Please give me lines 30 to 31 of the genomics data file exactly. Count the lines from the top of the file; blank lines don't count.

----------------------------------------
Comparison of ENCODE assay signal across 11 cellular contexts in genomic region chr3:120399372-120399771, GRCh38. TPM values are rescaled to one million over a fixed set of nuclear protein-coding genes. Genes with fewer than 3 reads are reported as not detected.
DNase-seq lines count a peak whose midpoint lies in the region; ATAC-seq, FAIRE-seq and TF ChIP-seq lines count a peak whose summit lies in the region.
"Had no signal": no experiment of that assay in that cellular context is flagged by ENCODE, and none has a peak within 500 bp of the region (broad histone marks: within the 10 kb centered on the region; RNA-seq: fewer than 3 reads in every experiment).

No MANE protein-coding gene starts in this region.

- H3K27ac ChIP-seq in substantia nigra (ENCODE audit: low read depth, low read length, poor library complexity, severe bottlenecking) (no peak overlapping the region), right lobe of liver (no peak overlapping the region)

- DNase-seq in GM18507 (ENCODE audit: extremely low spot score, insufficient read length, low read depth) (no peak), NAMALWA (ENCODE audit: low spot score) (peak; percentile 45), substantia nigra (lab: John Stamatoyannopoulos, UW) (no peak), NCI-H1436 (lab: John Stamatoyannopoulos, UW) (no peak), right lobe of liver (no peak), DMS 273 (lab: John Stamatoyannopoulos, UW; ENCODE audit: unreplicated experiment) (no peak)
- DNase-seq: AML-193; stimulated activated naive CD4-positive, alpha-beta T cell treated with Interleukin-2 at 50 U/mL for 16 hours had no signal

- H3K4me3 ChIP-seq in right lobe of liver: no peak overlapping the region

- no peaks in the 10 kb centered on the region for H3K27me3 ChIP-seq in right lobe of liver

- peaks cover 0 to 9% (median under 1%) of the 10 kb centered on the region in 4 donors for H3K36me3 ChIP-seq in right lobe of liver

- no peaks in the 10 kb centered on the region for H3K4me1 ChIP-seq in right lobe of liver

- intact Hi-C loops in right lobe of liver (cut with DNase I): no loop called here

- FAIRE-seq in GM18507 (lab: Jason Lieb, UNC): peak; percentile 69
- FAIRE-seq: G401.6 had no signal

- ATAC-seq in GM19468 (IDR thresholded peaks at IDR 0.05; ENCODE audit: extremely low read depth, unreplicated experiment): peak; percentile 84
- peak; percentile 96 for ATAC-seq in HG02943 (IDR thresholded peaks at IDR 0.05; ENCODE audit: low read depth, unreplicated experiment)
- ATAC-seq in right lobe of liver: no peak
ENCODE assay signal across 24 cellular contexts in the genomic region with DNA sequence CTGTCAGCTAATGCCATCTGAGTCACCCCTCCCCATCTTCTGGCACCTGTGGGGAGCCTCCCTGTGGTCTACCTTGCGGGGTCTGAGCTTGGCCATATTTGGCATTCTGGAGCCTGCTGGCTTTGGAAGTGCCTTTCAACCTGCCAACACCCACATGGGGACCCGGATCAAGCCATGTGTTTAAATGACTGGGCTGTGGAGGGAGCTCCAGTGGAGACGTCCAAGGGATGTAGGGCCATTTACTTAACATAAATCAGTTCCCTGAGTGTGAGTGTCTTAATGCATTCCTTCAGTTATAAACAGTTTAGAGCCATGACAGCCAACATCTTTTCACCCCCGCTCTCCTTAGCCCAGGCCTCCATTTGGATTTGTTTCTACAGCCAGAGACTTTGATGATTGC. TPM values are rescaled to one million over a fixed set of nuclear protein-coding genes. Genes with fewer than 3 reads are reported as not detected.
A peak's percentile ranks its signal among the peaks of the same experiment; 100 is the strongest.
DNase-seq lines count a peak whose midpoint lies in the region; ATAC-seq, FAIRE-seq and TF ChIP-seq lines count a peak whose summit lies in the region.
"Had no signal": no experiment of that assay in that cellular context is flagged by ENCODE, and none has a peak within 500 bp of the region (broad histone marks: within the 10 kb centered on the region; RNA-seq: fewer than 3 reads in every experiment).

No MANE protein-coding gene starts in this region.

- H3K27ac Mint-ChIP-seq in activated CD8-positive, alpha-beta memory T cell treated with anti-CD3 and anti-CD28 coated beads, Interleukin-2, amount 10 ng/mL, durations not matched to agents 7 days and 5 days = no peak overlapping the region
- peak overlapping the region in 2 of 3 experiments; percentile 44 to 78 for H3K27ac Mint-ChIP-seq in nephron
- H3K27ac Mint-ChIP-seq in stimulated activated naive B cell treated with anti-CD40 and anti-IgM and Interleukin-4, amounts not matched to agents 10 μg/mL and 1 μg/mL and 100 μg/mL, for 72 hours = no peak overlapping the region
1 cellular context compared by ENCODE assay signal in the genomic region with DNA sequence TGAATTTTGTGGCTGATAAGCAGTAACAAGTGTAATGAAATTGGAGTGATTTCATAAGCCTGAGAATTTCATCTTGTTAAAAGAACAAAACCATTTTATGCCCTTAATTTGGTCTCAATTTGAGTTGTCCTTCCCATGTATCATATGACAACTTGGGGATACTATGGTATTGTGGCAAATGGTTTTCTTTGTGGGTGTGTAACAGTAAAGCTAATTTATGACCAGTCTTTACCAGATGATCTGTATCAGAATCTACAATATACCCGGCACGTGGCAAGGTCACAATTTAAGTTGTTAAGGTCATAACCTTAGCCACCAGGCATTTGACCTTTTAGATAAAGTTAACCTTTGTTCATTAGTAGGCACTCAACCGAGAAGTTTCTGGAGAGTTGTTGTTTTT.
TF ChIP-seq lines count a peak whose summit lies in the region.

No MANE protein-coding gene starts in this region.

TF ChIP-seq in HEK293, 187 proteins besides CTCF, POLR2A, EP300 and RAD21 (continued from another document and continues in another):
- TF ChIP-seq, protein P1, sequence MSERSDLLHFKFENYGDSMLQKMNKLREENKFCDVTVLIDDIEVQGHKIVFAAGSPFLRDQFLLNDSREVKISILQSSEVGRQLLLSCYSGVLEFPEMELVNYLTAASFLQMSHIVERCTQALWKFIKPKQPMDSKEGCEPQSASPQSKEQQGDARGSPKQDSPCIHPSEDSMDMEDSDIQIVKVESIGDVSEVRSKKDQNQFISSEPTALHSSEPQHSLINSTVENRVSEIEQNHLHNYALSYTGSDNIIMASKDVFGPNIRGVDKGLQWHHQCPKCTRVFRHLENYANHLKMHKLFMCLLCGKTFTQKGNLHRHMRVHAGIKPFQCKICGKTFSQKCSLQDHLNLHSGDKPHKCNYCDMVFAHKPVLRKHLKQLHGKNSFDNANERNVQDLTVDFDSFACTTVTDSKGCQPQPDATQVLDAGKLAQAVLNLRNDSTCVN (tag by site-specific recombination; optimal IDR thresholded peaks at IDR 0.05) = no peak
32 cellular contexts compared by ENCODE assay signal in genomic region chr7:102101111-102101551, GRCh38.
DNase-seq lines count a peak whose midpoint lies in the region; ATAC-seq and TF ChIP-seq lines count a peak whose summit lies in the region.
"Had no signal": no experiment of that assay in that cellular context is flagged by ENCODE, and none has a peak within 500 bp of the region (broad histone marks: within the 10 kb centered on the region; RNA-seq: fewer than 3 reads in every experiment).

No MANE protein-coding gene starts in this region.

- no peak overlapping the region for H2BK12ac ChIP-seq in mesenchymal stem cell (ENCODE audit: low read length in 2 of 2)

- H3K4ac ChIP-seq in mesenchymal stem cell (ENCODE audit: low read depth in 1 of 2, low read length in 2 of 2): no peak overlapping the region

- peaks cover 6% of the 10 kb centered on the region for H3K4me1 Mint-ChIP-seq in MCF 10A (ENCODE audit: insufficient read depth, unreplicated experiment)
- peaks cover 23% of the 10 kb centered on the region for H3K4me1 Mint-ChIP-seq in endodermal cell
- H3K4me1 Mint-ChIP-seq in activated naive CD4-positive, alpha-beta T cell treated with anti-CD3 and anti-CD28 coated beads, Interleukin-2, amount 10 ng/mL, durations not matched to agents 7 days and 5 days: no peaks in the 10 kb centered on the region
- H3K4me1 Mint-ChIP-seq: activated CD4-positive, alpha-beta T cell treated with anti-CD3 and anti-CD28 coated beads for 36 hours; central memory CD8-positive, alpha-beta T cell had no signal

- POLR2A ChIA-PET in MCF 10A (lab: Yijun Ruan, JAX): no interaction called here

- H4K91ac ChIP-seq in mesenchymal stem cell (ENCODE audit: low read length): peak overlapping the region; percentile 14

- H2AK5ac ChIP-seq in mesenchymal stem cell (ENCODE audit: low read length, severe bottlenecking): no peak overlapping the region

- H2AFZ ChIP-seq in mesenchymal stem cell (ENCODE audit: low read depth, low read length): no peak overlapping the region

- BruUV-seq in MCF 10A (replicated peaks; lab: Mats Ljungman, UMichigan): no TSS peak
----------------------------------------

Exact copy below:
- TF ChIP-seq, protein P1, sequence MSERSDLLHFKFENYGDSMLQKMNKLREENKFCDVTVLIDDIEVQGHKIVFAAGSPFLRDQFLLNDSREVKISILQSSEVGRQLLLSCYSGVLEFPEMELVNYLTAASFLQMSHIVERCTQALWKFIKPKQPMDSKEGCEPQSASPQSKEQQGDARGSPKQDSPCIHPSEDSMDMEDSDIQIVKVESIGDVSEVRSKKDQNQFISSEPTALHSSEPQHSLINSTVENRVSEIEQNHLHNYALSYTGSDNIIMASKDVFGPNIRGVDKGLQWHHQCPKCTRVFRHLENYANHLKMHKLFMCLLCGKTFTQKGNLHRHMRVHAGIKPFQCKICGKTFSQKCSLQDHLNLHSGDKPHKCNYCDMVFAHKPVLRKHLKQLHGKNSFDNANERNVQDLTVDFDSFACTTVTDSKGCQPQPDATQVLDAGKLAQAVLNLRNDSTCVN (tag by site-specific recombination; optimal IDR thresholded peaks at IDR 0.05) = no peak
32 cellular contexts compared by ENCODE assay signal in genomic region chr7:102101111-102101551, GRCh38.